Work underway in the Niece’s bedroom.

In December 2020, Pittock Mansion staff were busy deep cleaning the museum’s rooms and artifacts when they discovered mold discoloration on the wallpaper in the Niece’s bedroom. Museum staff notified Portland Parks and Recreation who is responsible for any major maintenance of the City-owned Mansion and works collaboratively with Pittock Mansion staff on preservation and conservation work.

Mansion staff cleared the room of artifacts and Parks personnel from the carpentry and plumbing departments came out to assess the situation. At first glance, it looked like an outside drainpipe running down the exterior near the affected area might be the culprit. Upon further investigation, however, a dilapidated, original steampipe running up through the wall of the Niece’s bedroom all the way up to the third floor was creating a small pressurized steam leak that was causing the damp wall condition.

The affected wallpaper was removed from the damp areas and revealed a charming note left behind by the individual who installed the wallpaper back in 1965. A plan was devised to address the dilapidated steam pipe, taking great care to address the asbestos that was used when the building was constructed. On February 23, 2021 the failing pipe was safely removed and replaced.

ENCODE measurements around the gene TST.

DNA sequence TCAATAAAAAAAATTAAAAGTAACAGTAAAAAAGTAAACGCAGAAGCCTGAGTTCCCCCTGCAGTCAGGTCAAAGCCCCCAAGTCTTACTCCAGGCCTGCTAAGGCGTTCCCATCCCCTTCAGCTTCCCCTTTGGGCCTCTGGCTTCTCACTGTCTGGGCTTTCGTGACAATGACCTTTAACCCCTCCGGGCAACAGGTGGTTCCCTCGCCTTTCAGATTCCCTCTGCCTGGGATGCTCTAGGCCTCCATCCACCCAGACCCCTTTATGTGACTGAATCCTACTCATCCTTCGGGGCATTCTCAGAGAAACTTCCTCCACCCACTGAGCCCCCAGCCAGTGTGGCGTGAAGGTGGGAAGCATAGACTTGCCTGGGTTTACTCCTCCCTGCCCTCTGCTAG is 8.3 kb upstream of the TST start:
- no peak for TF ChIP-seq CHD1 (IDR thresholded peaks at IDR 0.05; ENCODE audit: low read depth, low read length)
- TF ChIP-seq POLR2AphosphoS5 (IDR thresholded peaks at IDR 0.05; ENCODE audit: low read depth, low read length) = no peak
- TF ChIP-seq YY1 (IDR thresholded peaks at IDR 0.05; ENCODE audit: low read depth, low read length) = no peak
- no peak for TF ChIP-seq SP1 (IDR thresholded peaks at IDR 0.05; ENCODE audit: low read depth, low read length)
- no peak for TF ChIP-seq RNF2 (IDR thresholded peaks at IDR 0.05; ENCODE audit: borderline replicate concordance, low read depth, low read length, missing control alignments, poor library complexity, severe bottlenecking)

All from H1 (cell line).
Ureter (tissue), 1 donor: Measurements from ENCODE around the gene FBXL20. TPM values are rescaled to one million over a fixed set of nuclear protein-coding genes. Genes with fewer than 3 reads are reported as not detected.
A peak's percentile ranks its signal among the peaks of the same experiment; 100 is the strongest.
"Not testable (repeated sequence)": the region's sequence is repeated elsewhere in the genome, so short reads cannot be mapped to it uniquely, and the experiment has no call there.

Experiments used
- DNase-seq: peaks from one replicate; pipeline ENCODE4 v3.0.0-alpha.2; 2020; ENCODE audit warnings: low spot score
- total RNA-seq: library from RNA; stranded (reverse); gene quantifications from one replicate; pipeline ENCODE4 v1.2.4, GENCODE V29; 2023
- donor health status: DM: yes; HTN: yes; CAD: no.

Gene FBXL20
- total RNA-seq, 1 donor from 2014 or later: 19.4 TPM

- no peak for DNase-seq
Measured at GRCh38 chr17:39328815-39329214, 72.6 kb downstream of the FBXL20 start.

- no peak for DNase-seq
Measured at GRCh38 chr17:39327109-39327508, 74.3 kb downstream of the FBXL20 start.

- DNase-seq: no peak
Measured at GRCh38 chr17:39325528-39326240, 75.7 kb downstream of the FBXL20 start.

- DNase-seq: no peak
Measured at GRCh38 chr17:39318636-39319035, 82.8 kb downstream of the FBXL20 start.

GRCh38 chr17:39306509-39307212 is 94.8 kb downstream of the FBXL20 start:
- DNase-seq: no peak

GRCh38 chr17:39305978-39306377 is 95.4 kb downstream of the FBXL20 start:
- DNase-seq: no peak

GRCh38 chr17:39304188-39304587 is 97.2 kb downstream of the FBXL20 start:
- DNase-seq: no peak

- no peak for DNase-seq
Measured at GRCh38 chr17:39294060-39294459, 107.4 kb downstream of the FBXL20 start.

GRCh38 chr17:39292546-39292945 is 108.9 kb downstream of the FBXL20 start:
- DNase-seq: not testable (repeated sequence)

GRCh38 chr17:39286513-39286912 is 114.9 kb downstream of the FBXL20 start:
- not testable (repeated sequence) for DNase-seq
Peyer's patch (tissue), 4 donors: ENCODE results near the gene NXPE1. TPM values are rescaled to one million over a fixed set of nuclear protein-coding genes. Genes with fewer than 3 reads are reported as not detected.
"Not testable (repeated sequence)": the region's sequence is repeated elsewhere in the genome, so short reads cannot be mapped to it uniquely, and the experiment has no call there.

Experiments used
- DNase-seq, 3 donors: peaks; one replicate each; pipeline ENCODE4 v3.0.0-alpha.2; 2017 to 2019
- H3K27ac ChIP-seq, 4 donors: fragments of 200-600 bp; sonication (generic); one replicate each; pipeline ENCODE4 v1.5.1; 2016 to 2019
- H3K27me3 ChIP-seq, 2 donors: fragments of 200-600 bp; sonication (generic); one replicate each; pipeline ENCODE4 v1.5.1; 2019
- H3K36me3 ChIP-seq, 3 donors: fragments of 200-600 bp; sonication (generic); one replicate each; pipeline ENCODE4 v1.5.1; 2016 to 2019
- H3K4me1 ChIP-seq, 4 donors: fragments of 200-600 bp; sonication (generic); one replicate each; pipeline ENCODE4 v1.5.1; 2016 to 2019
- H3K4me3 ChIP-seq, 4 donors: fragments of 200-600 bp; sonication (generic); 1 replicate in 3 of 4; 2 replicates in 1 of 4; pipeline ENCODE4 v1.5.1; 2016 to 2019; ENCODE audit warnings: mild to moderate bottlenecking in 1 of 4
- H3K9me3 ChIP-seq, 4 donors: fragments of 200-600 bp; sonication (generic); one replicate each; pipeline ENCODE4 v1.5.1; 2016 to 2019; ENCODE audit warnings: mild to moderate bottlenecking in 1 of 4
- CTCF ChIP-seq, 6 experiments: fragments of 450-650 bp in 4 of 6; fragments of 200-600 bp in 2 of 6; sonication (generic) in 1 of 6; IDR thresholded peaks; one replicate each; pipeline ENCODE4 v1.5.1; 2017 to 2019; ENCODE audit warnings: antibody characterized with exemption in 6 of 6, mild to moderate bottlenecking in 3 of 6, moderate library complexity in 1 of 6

Pressurized steam pipe running from first floor up through third floor which caused the damp wall condition in the Niece’s bedroom. The thick plaster was applied to a terra cotta backing as revealed in this observation hole that was cut to investigate the dampness issues.
Jess H. Boyer was proud of his work.

To make sure that there are no addition leak issues, Mansion and Parks staff are going to monitor the situation to make sure the dampness does not reappear or additional issues come to light. The drilling of observation holes in the plaster wall and upper molding revealed some interesting highlights of how the Mansion was constructed. Most homes of this era used a wooden lattice and horse hair to apply the plaster to the walls. In Pittock Mansion, the thick plaster is attached to a terra cotta backing.

With an observation period in place, Pittock Mansion’s Preservation Committee will develop a restoration plan for the Niece’s bedroom based on building studies that were done after the 1965 installation of the wallpaper. These studies revealed that the Niece’s bedroom was originally painted, not wallpapered. More to come…stay tuned!